Poulsbo firefighter completes Boston Marathon

Capt. Ryan Sommer of the Poulsbo Fire Department and his wife Melissa have been running long distances for years but the couple knew once they turned 40 they wanted to kick it up a notch and run a marathon.

So a few years ago, Ryan ran the Seattle Marathon, and Melissa ran the New York City Marathon.

“That was kind of our commitment to each other,” Ryan said. “It was really kind of an emotional experience reaching that goal. We’ve always been active and ran together, and I decided I was going to do a couple more.”

Ryan finished with a time of 3 hours, 43 minutes during his first marathon in Seattle, which he noted is full of hills. But as a competitor, he knew he could do better and wanted another chance.

Although Ryan works in Poulsbo, he lives in North Bend, where The Light At The End Of The Tunnel Marathon occurs every summer. The event is a qualifier for the historic Boston Marathon.

Ryan has run that marathon in North Bend the last two times, and ended up qualifying for the Boston Marathon last summer. He finished in fourth place in his division with a time of 3 hours, 19 minutes, noting that much of the terrain is downhill. “I thought I could do a little bit better than last time,” he said. “I decided to put a little bit more work into it. Having access to the trail and course itself, I spent a lot of time running the course.”

Before the Boston Marathon April 17, Ryan took Melissa and his two children on an East Coast trip — which included a stop at Fenway Park for a Red Sox game — so they could support him during his run. “They helped motivate me,” he said. “My kids made signs. They were troopers, they waited for [over 3 hours] in the rain.”

Ryan ended up finishing the marathon with a time of 3 hours, 21 minutes. He noted that for the first nine miles, everyone was sort of running in a pack, but things started to spread out after that. “I felt as exhausted as I have been after any race,” he said, adding he was hoping for a time of around 3:15. “The course is really difficult. Looking back at all these events, I think I can always do better.”

In hindsight, Ryan said he wish he would have trained a little harder and longer but the winter weather made it tough.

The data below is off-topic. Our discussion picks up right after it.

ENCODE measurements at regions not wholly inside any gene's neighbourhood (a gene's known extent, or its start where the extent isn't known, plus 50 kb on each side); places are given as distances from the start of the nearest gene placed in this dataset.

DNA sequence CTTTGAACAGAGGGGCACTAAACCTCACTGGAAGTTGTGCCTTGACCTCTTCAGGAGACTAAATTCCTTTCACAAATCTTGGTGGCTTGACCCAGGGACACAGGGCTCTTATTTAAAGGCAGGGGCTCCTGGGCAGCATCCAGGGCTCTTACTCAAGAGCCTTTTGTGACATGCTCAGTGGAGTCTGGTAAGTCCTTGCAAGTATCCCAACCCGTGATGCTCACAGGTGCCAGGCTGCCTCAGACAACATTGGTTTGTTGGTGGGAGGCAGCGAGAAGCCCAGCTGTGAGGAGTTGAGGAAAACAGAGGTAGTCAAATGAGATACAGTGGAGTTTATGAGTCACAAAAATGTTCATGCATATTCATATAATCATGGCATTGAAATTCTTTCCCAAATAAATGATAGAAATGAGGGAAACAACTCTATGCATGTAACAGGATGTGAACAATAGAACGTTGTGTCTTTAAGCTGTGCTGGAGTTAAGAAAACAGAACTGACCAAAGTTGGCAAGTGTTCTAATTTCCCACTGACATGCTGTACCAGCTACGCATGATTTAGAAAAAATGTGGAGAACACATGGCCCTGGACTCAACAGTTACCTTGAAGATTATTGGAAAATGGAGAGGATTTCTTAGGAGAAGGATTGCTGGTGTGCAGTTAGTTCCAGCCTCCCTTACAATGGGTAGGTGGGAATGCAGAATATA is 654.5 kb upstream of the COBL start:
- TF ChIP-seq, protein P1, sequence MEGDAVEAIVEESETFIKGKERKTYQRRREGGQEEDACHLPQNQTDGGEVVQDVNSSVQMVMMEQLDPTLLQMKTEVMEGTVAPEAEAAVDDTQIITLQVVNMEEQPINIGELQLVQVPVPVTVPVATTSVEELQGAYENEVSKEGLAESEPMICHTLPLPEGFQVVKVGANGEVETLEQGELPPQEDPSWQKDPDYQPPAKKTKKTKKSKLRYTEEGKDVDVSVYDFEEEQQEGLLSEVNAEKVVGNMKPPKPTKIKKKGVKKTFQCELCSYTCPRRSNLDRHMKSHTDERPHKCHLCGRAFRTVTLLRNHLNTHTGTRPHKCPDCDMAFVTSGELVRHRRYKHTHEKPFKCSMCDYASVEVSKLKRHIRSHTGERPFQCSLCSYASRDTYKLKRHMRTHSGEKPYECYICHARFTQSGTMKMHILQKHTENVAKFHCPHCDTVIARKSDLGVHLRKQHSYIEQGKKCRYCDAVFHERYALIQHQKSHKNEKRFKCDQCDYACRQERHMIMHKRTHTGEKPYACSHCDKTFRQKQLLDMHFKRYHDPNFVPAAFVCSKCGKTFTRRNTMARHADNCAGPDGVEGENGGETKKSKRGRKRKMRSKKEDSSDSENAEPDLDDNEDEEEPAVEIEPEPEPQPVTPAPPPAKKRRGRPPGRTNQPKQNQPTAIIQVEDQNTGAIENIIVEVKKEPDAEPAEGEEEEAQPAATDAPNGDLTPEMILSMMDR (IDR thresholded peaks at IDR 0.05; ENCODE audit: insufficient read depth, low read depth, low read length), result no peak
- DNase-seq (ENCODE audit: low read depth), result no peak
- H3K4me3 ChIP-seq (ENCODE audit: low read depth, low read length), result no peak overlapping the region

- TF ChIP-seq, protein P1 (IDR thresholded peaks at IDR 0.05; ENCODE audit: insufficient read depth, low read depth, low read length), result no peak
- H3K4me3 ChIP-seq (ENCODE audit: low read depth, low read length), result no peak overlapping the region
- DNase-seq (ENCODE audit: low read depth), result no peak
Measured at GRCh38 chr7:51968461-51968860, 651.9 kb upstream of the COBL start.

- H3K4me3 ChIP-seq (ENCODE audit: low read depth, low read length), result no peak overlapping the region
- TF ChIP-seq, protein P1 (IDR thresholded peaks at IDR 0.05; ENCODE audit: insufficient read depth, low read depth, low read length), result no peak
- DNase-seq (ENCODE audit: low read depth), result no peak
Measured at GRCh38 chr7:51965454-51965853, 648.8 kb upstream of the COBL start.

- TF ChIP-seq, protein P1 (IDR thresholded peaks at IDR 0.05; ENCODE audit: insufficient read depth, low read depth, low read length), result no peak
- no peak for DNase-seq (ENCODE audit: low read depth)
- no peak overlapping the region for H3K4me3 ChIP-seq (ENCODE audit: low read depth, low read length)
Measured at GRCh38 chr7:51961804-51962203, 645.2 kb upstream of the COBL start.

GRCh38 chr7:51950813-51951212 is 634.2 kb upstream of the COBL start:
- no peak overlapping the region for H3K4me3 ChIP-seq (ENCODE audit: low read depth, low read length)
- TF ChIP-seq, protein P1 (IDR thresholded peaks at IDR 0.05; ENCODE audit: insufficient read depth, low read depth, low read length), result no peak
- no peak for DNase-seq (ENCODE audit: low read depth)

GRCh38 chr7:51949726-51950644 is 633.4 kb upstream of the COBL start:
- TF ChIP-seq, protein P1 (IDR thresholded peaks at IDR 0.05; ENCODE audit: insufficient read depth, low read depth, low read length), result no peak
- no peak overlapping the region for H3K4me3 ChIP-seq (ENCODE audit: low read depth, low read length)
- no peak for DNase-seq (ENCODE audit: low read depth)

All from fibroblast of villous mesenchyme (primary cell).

“Mentally, it’s easy to train from April to July, doing the summer runs,” he said. “I think what was difficult for this one was I started training in January and our winter was brutal. My wife really gets after it and helps motivate me. I would wake up before work at like 4 in the morning, and I would run for an hour or hour and a half just to get those 16-, 18-, 20-mile runs in. It was cold. It was easy to tell yourself, ‘I’m not doing it today.’”

While running a marathon, Ryan said there are many times when you have to push your limits and the mental component plays a big role in that. He said he cramped during his first marathon in Seattle around mile 19 but hasn’t cramped up since, due in large part to drinking pickle juice days before a marathon.

“I think what a lot of people don’t realize who haven’t run a full marathon is that it’s supposed to hurt. It’s meant to hurt,” he said. “I think the people that don’t run the higher miles in the training leading up to the marathon … that’s why people quit or walk because they think there’s something wrong. In essence, most people aren’t injured, it’s just really painful.”

Even though Ryan would have liked to finish a little better, he realizes that simply getting the chance to run in such a legendary sporting event is a blessing in itself.

“The experience was amazing,” he said. “26 miles of people lining the streets. It was really cool. A lot of lifelong, elite runners — this is like the culmination of all their work. I felt lucky to even run the race.”

Ryan’s next marathon will be in Chicago in October, and Melissa is going to join him there. “That one’s pretty flat so I think maybe I’ll be able to knock back that 3 hours, 15-minute goal,” he said with a laugh.

Regarding the Boston Marathon, Ryan said he would love the chance to run it again and improve on his time. “That’s just me being competitive with myself.”